Anita has worked passionately to highlight the plight of the forcibly displaced, having supported the organisation since 2017.
“The plight of refugees is really close to my heart,” Anita said. “People everywhere are reeling from the pandemic, but imagine facing COVID when you’ve been forcibly displaced and don’t have a place to call home. Conditions for refugees are deteriorating and their numbers are rising; globally, there are over 80 million people displaced by conflict and persecution. I’m humbled to be able to do whatever I can to make sure they are not forgotten.”
Anita’s previous work with UNHCR included travelling to Kyrgyzstan in 2019 to meet the laureate for the UNHCR Nansen Refugee Award Azizbek Ashurov, a lawyer, whose work supported the efforts of the Kyrgyz Republic in becoming the first country in the world to end statelessness. Anita hosted the subsequent international award ceremony in Geneva.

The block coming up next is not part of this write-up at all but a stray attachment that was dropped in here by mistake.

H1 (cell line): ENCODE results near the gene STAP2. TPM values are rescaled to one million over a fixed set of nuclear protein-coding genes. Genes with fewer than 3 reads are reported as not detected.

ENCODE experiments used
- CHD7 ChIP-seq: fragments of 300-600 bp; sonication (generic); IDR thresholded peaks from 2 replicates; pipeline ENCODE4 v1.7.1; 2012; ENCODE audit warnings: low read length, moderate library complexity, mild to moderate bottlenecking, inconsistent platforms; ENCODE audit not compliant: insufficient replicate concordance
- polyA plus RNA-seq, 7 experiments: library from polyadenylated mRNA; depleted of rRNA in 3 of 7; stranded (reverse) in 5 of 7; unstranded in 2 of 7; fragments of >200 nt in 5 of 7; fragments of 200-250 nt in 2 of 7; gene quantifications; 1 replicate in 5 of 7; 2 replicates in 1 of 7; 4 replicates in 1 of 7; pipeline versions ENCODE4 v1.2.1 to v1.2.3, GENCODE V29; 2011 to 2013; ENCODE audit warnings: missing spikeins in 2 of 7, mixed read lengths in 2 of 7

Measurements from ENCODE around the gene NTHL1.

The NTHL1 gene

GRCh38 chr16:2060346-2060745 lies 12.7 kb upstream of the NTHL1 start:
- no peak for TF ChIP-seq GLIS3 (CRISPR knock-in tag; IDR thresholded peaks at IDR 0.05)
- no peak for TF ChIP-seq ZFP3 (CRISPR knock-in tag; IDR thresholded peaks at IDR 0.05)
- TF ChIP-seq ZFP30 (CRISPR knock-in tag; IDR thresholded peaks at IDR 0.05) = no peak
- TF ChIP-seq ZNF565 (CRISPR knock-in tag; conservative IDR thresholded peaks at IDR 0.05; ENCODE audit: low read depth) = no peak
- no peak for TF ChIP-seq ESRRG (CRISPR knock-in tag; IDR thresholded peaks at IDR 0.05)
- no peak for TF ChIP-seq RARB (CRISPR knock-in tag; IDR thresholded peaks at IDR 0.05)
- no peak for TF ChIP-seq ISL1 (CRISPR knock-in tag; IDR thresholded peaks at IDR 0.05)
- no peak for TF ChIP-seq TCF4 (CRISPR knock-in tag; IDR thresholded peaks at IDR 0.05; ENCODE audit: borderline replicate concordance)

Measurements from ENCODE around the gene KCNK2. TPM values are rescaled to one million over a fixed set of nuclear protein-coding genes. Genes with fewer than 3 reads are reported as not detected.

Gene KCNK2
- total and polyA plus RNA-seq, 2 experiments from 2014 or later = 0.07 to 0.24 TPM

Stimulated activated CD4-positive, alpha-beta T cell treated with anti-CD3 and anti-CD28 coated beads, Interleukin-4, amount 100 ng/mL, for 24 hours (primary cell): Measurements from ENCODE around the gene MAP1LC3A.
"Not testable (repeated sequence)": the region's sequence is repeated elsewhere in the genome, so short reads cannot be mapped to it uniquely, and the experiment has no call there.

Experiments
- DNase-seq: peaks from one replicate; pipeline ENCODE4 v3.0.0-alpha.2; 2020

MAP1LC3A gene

Anita has also hosted the UNHCR-supported ‘Women on the Move’ Awards in the UK and has backed the Families Together campaign to push for immigration rule changes to allow more refugee families in the UK to reunite.
Anita has also explored the human impact of displacement through TV documentaries like ‘My Family, Partition and Me,’ which told the story of the division of India and Pakistan through profiles of four families, including her own, and the BBC series ‘Who Do You Think You Are?’ Anita also explored what life is like for refugees in ‘The Refugee Camp: Our Desert Home’ and continues to champion refugee stories on ‘CountryFile.’
“My own story is definitely one of migration,” Anita said. “I’m British, but I’m Indian-Punjabi and my family were directly impacted by the division of India and Pakistan.”
She hopes to continue shining a light on related issues through her media projects going forwards, including as host of Women’s Hour, on BBC Radio 4.
“It’s timely that on International Women’s Day we warmly welcome Anita to the UNHCR family,” said Rossella Pagliuchi-Lor, UNHCR UK’s Representative. “Anita is a compassionate advocate for women and girls, who are so often the most marginalized among refugees. I am delighted that she has chosen to join our efforts to shine a light on their situation.”
“The pandemic has wreaked havoc on families already struggling to survive and refugees are more fragile than ever,” she added. “We need to hear their stories, and act to help.”